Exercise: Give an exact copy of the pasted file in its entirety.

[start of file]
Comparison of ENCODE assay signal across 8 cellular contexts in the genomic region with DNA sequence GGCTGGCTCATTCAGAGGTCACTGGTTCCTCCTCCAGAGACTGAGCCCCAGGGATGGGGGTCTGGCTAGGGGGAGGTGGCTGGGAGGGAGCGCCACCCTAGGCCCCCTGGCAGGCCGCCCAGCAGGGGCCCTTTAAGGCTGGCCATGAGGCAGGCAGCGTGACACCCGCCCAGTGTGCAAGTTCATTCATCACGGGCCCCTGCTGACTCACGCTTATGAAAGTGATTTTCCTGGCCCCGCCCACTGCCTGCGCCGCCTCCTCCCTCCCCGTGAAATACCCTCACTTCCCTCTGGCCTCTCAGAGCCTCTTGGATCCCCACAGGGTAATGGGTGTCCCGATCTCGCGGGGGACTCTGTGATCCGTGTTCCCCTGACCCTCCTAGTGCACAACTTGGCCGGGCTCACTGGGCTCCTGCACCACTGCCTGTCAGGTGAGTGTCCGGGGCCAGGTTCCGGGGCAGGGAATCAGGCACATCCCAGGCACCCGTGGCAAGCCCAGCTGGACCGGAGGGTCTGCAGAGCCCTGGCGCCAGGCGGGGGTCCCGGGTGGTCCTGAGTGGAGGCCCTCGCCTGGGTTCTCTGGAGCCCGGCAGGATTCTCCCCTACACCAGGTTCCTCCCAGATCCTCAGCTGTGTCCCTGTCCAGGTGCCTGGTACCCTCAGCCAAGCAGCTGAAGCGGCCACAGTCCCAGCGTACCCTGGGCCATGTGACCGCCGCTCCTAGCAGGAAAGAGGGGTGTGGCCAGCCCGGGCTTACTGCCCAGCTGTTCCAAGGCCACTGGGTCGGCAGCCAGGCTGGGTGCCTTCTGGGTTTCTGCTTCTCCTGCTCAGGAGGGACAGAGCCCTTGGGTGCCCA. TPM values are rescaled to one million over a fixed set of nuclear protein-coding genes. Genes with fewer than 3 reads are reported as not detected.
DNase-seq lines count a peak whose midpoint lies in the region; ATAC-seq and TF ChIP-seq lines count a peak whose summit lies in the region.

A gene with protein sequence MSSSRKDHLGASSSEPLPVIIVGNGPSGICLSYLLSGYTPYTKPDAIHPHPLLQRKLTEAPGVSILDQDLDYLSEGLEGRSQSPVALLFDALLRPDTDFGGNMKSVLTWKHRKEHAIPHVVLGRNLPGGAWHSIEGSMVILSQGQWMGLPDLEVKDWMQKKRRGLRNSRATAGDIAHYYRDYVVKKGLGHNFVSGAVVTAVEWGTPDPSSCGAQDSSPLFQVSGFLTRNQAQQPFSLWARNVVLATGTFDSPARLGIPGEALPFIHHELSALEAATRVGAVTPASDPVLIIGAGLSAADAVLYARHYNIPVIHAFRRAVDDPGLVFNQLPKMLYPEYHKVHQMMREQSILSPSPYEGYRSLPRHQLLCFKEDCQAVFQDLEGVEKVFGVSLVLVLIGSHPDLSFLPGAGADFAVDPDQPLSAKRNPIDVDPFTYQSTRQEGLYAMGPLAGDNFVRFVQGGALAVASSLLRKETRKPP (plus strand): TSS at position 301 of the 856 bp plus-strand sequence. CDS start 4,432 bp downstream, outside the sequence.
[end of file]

Comparison of ENCODE assay signal across 8 cellular contexts in the genomic region with DNA sequence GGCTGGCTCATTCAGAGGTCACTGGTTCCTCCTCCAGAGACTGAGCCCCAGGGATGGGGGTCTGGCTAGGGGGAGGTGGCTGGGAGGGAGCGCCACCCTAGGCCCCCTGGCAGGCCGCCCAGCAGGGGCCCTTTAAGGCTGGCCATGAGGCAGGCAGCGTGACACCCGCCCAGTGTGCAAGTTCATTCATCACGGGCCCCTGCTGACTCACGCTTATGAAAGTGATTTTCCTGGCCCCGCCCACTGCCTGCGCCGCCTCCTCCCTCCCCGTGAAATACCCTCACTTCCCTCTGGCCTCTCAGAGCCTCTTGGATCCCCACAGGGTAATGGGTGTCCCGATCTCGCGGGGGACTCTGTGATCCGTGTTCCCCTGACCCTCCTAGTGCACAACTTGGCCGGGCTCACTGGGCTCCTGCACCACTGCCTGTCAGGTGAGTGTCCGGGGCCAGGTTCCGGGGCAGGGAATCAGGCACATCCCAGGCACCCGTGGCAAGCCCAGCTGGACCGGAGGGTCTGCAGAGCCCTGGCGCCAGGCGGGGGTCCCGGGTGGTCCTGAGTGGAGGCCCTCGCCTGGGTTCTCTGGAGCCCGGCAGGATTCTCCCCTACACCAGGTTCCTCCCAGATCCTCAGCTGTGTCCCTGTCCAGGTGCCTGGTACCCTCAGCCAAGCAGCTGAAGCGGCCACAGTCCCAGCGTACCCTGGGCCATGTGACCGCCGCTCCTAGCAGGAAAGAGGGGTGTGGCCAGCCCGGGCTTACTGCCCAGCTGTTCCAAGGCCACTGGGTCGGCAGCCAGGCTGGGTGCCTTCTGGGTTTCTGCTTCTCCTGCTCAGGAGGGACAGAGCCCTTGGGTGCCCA. TPM values are rescaled to one million over a fixed set of nuclear protein-coding genes. Genes with fewer than 3 reads are reported as not detected.
DNase-seq lines count a peak whose midpoint lies in the region; ATAC-seq and TF ChIP-seq lines count a peak whose summit lies in the region.

A gene with protein sequence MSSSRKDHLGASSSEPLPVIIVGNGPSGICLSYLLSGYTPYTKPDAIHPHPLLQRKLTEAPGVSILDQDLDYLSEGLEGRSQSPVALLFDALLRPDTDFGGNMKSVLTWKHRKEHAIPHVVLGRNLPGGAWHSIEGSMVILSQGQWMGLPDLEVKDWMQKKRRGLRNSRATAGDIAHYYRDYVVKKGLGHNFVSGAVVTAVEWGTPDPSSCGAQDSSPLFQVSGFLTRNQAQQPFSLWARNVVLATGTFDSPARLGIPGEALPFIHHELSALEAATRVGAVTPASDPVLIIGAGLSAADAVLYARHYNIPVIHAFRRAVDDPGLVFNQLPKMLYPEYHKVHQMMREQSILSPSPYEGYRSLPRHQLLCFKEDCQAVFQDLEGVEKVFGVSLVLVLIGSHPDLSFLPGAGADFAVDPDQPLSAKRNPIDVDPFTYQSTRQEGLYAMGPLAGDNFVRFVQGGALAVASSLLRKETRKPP (plus strand): TSS at position 301 of the 856 bp plus-strand sequence. CDS start 4,432 bp downstream, outside the sequence.